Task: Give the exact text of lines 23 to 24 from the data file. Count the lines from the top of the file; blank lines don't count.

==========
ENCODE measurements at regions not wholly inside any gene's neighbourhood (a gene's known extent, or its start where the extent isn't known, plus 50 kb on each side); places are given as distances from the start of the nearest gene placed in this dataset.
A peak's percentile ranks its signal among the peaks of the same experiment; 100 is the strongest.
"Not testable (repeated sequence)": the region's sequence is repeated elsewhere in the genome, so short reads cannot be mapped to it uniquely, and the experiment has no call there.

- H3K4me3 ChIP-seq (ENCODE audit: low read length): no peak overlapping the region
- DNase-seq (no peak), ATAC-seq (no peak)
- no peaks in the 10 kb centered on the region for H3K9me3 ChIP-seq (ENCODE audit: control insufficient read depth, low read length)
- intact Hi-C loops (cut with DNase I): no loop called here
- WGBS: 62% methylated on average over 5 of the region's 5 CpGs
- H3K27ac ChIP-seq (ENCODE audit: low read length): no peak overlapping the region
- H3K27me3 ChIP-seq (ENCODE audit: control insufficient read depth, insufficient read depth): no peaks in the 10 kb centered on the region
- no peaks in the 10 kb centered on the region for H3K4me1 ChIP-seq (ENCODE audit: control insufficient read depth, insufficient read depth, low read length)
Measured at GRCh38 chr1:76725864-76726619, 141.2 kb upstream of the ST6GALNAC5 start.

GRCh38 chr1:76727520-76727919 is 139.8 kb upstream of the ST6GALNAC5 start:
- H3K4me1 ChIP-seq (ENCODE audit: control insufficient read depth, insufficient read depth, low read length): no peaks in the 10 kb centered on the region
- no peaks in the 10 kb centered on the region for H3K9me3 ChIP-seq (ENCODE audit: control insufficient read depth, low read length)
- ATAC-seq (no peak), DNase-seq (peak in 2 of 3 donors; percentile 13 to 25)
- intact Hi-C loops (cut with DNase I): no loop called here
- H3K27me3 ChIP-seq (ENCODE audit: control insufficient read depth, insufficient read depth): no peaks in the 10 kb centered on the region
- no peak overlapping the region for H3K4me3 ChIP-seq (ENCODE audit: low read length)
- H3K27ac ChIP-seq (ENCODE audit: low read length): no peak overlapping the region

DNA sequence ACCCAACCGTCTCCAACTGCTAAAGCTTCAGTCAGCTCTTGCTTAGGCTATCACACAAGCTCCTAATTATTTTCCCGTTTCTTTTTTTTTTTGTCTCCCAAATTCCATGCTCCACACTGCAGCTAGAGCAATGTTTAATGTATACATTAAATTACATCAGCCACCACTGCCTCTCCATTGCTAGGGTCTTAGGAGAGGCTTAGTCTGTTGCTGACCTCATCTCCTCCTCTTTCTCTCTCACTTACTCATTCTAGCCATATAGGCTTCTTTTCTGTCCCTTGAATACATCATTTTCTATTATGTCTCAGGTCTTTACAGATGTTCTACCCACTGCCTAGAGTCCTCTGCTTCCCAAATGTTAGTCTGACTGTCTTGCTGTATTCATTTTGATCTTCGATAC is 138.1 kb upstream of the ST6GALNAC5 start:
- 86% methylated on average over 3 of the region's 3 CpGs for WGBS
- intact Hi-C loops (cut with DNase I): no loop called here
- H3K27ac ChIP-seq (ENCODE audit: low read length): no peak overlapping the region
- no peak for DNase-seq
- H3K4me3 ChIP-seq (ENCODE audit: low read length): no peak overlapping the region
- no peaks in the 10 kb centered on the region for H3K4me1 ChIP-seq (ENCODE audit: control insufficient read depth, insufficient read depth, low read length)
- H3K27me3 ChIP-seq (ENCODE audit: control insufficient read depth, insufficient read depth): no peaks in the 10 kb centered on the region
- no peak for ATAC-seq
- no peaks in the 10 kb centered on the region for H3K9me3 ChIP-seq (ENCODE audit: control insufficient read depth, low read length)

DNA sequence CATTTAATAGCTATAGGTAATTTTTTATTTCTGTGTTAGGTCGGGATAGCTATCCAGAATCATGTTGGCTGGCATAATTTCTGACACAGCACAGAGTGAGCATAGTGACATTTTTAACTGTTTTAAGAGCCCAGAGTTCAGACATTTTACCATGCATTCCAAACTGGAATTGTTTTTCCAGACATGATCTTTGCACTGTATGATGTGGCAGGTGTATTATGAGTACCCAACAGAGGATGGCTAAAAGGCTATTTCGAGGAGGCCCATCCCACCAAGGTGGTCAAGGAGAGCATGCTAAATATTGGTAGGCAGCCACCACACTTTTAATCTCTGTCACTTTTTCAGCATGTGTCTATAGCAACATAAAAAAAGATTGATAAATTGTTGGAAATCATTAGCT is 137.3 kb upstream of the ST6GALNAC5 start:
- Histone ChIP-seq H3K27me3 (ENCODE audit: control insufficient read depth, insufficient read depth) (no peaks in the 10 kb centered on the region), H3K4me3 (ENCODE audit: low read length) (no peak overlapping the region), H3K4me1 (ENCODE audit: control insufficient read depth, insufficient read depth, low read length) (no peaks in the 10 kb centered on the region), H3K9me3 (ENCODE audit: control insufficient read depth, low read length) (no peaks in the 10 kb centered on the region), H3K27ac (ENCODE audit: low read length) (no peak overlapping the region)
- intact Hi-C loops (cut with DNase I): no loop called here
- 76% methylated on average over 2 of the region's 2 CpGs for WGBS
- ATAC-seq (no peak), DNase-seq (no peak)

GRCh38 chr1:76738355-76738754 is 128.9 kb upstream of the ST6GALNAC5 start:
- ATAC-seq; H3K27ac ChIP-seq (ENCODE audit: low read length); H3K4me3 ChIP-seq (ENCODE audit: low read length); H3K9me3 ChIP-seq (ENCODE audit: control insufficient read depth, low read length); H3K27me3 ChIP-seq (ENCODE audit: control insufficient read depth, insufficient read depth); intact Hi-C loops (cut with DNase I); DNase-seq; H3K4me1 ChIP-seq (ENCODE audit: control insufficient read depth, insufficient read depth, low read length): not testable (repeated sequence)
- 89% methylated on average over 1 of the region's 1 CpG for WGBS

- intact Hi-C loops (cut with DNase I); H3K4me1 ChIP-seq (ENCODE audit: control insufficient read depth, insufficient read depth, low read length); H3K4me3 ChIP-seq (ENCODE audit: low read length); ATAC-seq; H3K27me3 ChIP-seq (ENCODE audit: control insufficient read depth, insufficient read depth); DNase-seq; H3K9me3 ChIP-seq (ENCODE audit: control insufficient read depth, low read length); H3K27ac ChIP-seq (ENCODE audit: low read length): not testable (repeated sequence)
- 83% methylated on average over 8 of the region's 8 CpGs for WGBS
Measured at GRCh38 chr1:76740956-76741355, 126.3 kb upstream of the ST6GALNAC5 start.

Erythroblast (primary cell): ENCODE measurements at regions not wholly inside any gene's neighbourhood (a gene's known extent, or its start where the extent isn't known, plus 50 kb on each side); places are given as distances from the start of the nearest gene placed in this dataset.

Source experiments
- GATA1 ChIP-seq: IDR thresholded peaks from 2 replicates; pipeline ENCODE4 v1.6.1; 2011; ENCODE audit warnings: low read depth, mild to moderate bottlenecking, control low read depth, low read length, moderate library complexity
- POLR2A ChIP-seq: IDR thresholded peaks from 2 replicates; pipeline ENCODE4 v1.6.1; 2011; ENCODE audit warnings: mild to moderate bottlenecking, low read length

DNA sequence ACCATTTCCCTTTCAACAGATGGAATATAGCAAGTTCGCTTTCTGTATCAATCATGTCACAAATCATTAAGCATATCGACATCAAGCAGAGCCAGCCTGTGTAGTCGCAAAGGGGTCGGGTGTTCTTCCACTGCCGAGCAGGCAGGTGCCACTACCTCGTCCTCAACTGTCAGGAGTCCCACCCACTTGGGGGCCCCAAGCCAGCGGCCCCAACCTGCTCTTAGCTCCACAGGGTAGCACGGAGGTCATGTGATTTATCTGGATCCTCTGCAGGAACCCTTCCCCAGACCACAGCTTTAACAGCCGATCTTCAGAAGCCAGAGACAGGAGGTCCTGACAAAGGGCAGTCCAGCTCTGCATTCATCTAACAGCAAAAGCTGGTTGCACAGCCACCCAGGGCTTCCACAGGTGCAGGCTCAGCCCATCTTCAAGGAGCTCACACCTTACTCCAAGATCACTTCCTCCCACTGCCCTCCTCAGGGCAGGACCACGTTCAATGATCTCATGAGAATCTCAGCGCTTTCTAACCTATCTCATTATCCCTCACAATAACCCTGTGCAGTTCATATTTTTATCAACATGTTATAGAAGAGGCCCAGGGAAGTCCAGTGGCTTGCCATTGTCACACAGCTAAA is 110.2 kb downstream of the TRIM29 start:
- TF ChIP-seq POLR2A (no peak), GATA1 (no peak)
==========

- intact Hi-C loops (cut with DNase I): no loop called here
- H3K27ac ChIP-seq (ENCODE audit: low read length): no peak overlapping the region